Since predictive marketing analytics follows and analyzes information objectively, it eliminates the bias in lead scoring, solving one of the issues with this methodology. Furthermore, predictive analytics can also pull out data from third-party sources such as the internet, social media platforms, and more—all of which are relatively helpful when deciding the value of a lead to your company.
Market segmentation is a methodology that aims to divide the business market into sub-groups based on characteristics that they share. For example, suppose you operate a law firm. Naturally, your target audience would be those who require legal assistance.
If you plan to market your services to a specific group of individuals, you can segment your prospects into the following sub-groups:
Market segmentation and lead scoring are similar in one way—they both aim to help marketers focus their money, time, and other resources on things that matter. In this case, if you’re not receiving as many inquiries on slip-and-fall accidents, you can focus on creating ads and tailoring to prospects that belong in this category.
It also allows you to better understand the different types of prospects in your business market, which can go a long way in personalizing your marketing campaigns.
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Personalization is an extremely vital part of marketing. For one, it allows you to improve customer experience by tailoring to their specific needs. It also shows your concern for their individual needs, thereby enhancing brand loyalty.
But most importantly, your competitors are likely sending out the same old emails, text messages, and advertisements to the market, following the same pattern. Prospects would’ve already grown tired of these monotonous attempts to convert them into customers.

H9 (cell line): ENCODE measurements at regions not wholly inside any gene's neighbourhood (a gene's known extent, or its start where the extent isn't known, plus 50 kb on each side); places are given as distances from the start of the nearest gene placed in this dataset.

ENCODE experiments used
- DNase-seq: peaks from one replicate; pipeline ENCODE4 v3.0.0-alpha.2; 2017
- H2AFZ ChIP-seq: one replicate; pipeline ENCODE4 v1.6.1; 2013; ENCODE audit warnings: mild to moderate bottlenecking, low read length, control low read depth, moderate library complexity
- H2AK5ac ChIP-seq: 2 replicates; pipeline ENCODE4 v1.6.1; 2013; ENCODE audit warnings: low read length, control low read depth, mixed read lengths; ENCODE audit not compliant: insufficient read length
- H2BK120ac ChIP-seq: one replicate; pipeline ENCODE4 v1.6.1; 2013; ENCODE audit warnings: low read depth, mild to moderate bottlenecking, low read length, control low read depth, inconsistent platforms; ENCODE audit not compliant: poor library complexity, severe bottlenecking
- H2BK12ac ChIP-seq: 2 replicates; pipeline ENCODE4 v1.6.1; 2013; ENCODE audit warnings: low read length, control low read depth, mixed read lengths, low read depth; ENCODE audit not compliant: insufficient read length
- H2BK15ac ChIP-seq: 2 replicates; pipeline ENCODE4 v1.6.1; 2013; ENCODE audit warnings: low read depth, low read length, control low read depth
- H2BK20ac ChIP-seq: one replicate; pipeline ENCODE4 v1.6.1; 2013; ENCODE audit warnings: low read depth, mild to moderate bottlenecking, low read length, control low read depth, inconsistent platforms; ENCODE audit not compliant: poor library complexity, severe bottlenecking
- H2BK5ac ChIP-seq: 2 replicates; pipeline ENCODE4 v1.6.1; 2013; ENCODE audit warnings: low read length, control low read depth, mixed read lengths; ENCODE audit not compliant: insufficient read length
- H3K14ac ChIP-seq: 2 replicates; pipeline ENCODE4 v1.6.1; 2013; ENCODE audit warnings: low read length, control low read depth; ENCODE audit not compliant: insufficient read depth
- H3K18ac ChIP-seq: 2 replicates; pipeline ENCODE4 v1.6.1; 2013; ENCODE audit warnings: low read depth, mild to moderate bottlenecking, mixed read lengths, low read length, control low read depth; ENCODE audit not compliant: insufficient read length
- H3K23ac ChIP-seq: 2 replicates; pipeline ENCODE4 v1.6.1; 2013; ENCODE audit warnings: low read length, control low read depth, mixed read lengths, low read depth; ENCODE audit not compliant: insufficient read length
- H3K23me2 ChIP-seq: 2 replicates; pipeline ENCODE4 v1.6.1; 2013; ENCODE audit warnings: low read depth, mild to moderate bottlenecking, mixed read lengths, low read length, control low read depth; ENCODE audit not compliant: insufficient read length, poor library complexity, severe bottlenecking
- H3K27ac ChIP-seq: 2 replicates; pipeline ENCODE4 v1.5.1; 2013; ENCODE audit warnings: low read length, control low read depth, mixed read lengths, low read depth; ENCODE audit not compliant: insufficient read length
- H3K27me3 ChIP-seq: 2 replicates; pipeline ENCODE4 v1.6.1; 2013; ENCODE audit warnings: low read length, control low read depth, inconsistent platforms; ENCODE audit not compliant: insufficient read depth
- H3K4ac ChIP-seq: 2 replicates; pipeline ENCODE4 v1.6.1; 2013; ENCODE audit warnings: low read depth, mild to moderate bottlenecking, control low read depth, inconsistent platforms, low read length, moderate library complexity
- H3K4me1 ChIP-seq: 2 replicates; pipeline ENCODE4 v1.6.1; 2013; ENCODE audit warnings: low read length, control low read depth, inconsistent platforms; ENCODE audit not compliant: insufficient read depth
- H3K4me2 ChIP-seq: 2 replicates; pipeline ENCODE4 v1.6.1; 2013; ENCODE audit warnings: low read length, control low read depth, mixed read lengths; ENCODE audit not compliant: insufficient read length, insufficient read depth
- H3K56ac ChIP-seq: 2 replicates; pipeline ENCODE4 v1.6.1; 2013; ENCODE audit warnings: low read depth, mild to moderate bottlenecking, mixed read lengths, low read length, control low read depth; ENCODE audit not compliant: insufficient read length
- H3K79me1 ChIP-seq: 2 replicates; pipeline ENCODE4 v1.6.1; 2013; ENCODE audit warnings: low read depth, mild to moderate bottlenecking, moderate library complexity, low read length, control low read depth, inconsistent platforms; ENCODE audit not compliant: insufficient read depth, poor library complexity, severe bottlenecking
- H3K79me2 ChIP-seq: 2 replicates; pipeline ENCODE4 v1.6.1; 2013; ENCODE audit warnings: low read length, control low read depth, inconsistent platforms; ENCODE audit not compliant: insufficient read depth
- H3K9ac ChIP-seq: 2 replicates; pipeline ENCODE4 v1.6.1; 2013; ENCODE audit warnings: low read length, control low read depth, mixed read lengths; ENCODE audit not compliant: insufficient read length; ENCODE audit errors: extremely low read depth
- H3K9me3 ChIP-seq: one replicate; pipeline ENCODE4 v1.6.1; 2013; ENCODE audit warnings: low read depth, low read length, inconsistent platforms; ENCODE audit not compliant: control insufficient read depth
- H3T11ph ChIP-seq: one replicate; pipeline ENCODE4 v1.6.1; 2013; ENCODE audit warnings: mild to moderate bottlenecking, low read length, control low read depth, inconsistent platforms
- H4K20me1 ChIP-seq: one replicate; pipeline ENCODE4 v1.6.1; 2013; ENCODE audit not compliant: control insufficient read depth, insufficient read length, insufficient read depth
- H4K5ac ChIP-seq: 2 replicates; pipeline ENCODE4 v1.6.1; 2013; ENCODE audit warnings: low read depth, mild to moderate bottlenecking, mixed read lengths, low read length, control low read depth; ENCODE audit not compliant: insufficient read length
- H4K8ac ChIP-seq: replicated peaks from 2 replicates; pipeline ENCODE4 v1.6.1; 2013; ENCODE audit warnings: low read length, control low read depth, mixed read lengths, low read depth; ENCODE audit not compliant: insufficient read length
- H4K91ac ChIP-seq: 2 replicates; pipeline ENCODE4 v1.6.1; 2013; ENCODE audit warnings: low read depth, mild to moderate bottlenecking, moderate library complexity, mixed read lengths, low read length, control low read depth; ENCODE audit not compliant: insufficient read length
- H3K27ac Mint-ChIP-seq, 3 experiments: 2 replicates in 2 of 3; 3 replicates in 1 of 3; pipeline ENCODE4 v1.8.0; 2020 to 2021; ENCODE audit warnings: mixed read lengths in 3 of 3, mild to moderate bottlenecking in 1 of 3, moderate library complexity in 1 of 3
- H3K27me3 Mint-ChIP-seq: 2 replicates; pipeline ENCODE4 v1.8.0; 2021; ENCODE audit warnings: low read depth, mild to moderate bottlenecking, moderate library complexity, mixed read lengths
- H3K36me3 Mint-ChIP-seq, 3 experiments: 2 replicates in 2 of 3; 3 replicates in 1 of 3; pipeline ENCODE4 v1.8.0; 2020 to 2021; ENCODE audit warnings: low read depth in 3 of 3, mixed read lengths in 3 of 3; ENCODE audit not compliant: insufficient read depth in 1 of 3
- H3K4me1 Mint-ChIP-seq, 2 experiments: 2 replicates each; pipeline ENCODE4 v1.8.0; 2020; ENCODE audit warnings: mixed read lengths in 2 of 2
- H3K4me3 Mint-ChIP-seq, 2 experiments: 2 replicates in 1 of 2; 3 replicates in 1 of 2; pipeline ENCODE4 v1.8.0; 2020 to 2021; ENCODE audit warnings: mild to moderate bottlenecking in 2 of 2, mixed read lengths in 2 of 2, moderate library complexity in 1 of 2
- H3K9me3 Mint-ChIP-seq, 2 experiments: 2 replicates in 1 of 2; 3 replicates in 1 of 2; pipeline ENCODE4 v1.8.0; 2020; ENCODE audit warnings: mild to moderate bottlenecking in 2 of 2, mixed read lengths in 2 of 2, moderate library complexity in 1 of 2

This would mean that if they encounter a unique and personalized marketing campaign, it’ll be a breath of fresh air, and they’d have more motivation to click on these campaigns as a result.
Apart from predictive analytics, other methodologies might be more efficient, which begs the question, why, out of all the techniques out there, should you focus on this technique?
As stated earlier, only a few people truly understand the value of predictive analytics in marketing, and even fewer are experienced in its arts. For that reason, if you were to adopt predictive analytics now, you can immediately gain an edge over your competitors. Moreover, this technique is slowly growing in popularity, so there’s no better time to adopt predictive analytics than now.
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Predictive analytics has always been around in the marketing world, but it never really got the chance to shine due to its complexity. However, with the advent of big data, this methodology has become more manageable, even for those who aren’t exactly tech experts.
Not only did it become more convenient and straightforward, but it has also become a lot more accurate than before. On that note, now is the best time to adopt predictive analytics, especially since it’d be difficult to catch up since the trend isn’t showing any signs of slowing down.